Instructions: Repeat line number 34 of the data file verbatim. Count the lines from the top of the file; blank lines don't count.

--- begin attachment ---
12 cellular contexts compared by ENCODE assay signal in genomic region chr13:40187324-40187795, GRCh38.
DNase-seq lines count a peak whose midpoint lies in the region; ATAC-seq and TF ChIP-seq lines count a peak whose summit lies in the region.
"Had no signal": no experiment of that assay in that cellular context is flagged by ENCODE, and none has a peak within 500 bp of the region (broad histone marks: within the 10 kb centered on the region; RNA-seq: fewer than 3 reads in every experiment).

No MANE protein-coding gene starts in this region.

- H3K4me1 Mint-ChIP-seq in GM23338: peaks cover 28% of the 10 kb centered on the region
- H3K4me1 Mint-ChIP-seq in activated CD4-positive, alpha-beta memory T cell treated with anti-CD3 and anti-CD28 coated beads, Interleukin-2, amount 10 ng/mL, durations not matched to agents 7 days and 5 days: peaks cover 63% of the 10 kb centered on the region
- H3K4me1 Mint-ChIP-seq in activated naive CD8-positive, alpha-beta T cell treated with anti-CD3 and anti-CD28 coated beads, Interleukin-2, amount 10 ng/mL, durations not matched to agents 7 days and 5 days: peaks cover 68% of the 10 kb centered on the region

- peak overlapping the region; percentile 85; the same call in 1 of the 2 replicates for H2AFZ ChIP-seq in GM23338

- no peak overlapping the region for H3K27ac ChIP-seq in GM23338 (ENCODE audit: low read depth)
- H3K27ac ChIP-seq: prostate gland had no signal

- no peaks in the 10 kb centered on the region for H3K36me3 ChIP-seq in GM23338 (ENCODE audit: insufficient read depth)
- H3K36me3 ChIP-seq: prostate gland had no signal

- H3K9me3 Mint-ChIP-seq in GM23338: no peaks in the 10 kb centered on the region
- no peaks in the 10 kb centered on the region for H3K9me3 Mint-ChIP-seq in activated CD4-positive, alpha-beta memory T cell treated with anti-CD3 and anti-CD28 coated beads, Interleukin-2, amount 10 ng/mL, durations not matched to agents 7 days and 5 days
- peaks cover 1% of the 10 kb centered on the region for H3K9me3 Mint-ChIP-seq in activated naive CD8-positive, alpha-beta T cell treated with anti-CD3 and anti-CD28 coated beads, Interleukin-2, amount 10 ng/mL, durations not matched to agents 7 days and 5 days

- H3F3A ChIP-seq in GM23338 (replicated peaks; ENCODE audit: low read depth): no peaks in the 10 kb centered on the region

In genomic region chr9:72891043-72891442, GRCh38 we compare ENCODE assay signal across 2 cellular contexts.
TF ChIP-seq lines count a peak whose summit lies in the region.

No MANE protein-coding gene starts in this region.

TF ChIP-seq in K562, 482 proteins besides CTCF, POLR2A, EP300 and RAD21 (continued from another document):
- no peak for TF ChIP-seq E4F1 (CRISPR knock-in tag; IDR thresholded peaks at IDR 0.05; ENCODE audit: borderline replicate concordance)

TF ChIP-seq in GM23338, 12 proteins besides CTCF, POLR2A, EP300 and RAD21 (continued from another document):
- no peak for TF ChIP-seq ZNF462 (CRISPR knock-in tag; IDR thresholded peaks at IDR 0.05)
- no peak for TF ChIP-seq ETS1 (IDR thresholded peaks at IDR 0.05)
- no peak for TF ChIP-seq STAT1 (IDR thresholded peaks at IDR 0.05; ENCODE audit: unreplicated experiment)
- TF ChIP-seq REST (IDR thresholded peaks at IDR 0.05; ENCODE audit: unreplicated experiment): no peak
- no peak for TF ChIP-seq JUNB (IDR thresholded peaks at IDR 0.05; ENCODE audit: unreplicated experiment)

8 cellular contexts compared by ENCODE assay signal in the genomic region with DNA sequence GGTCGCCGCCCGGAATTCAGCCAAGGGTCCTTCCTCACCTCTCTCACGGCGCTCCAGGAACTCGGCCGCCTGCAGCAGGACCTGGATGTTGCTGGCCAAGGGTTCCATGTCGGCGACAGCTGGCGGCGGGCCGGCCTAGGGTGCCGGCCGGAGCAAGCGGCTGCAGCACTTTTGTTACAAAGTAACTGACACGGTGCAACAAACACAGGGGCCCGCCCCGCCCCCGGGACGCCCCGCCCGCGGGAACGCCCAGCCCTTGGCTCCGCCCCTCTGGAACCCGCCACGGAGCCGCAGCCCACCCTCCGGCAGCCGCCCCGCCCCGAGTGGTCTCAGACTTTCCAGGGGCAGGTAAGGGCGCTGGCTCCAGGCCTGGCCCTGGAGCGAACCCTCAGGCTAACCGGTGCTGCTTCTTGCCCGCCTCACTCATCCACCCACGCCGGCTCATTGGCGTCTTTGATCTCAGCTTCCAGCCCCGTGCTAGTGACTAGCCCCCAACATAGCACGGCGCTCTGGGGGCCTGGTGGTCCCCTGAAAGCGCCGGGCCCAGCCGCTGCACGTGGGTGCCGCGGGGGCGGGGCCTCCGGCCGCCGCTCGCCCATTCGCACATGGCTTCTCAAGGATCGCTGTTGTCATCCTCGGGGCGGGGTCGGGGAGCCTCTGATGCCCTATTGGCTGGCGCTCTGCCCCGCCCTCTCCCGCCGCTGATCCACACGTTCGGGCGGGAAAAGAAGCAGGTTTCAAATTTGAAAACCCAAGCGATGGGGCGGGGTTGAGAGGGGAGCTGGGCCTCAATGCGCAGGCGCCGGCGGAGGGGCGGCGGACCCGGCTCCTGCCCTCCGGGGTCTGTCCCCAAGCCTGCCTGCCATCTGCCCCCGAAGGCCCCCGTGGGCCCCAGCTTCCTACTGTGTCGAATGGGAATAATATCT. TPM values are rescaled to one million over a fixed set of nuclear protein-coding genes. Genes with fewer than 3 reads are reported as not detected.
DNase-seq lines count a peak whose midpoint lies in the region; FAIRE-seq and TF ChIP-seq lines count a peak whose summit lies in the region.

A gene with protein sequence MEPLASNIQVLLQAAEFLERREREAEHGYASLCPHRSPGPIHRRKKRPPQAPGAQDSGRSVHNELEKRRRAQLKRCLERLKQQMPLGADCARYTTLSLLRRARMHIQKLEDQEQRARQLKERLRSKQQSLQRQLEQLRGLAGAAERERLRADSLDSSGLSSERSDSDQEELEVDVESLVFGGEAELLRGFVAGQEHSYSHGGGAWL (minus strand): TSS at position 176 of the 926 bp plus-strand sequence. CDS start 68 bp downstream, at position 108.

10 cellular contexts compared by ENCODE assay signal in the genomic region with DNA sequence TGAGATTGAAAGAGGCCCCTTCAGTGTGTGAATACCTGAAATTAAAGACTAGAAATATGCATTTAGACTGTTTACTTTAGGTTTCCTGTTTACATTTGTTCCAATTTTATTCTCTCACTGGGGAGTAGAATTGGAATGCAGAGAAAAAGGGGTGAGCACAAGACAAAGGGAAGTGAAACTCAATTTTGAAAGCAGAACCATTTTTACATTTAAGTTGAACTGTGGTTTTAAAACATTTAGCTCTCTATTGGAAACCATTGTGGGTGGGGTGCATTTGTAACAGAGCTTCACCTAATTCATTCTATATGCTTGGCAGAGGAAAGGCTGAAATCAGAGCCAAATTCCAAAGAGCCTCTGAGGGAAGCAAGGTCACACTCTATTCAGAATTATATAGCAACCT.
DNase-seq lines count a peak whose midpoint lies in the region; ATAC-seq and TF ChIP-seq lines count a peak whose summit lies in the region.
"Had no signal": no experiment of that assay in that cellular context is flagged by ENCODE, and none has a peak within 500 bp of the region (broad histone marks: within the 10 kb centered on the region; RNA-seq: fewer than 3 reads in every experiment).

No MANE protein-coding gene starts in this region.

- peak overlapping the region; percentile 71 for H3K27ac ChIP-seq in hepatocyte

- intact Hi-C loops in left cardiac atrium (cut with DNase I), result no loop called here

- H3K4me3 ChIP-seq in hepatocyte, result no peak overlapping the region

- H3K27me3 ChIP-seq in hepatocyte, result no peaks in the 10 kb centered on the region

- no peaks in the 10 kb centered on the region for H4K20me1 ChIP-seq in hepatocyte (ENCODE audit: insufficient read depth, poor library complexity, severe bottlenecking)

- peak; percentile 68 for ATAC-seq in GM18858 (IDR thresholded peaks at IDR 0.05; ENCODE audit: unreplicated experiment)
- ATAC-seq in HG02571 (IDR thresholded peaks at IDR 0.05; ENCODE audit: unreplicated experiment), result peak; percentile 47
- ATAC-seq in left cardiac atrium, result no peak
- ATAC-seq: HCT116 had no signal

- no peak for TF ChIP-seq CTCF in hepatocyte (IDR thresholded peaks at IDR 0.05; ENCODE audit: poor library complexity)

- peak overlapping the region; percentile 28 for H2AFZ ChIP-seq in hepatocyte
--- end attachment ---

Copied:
No MANE protein-coding gene starts in this region.